A parody Twitter account with about 90,000 followers was suspended yesterday without warning. The account @ZIbrahomovic has been entertaining Twitter users for almost two years with funny, but fake, quotes from Swedish football icon Zlatan Ibrahimovic. The account has been up front with the fact that it is not the real Zlatan, but that hasn’t stopped several Swedish news outlets from publishing it as real quotes. SVT, the Swedish public service tv channel, once published a fake quote that said:

“If FIFA does not give me the Ballon d’Or I need to talk to Santa Claus”

And Dagens Nyheter, the largest Swedish daily, once published a quote that read:

“Ronaldo will never play in PSG. They don’t produce as much hairspray in France as he needs.”

Both fake, of course. But now the parody account has been closed down without a warning, which is a bit odd, since there are plenty of other accounts that are allowed to continue as long as they state in the Twitter bio that they are not the person or company they pretend to be.

Funny Twitter chat
The closing down of “fake Zlatan” coincides with a hilarious Twitter Q&A that the real Ibrahimovic (@ibra_official) held yesterday under the Nike campaign hashtag #daretozlatan. Whether there is a connection between the two things remains to be seen. Zlatan’s PR Manager has declined that he has asked Twitter to suspend the account.

Metro in the UK has a list of some of the great chat responses from Ibra. Read them here. If you ask me, they are a little to good to be from Zlatan himself, but then again, I’m a born skeptic…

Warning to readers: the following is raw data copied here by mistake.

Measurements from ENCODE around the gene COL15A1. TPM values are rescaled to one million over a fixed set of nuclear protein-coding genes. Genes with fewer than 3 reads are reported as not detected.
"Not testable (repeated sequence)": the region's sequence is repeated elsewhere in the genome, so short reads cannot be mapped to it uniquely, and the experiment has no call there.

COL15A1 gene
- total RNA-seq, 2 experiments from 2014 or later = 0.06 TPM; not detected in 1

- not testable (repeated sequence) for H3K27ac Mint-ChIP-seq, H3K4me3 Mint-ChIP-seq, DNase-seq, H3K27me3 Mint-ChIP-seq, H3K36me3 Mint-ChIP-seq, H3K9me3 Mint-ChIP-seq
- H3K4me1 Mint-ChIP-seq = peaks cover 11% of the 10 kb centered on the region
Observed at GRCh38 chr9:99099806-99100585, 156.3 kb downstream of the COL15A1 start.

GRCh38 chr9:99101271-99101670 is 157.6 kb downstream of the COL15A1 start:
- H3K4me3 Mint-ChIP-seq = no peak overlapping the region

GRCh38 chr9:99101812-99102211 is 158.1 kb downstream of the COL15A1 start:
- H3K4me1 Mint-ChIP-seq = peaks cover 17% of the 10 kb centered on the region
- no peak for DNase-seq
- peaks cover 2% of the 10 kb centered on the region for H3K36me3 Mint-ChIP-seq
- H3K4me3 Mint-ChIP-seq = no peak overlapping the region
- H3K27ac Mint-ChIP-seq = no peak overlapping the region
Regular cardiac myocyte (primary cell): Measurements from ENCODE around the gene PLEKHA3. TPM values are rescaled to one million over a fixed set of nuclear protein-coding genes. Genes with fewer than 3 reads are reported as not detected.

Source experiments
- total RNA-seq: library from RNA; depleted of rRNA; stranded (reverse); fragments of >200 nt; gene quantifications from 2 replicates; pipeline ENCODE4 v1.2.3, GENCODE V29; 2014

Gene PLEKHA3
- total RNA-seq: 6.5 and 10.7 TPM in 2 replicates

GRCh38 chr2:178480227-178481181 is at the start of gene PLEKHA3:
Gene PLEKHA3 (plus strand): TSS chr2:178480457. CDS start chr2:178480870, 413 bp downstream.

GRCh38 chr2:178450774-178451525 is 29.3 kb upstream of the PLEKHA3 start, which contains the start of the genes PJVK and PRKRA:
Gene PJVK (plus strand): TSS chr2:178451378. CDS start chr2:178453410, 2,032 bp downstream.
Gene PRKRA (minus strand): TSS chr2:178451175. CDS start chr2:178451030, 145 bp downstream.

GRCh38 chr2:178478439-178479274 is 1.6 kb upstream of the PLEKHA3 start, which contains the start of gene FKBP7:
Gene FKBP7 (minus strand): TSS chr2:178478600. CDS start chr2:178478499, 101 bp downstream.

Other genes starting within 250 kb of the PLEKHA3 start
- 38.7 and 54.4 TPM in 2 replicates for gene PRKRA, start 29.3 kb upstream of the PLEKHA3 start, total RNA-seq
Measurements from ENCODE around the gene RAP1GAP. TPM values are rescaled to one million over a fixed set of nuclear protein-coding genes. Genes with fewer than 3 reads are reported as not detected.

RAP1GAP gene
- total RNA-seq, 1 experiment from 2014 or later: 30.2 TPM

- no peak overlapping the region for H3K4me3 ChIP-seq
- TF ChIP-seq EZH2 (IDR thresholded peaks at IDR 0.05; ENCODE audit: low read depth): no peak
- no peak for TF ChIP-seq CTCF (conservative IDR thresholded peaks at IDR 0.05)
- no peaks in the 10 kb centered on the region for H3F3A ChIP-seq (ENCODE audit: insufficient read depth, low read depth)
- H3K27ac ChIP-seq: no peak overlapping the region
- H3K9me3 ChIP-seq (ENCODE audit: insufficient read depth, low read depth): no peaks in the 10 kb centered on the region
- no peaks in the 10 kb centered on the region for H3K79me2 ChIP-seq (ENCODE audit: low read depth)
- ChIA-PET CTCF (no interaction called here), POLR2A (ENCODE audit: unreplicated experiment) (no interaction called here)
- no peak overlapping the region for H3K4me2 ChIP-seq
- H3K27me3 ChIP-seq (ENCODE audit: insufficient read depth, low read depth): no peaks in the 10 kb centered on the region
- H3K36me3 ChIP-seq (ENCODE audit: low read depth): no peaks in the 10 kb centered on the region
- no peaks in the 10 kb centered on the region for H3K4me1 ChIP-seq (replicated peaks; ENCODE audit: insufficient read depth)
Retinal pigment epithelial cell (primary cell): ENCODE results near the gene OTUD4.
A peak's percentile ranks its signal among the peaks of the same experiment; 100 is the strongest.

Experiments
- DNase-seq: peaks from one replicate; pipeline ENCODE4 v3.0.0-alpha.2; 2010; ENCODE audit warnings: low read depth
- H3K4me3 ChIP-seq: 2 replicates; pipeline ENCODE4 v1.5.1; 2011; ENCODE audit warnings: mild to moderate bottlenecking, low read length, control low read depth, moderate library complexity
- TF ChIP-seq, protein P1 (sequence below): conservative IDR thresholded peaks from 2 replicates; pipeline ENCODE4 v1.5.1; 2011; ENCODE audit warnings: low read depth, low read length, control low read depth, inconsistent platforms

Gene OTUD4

Posted in PR, Twitter.

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10 things I learned from blogging for 10 years

10 kronor

Today is a very special day, today this blog turns 10 years. I can’t believe I have been blogging for a decade already. Back then in 2004 blogging had not yet become mainstream. This was the first Swedish PR blog and I have this blog to thank for a lot of things. So to celebrate a decade of blogging I decided to list 10 things that I have learned from blogging:

1. Bloggers are generous
It didn’t take more than a few weeks of blogging before I realized that the blogosphere was populated with people who were willing to help you and share knowledge without demanding anything in return. It was a liberating feeling, you had a problem and all you needed to do was ask. I had no idea how I could active the RSS feed but out of nowhere I got the advice that solved the problem.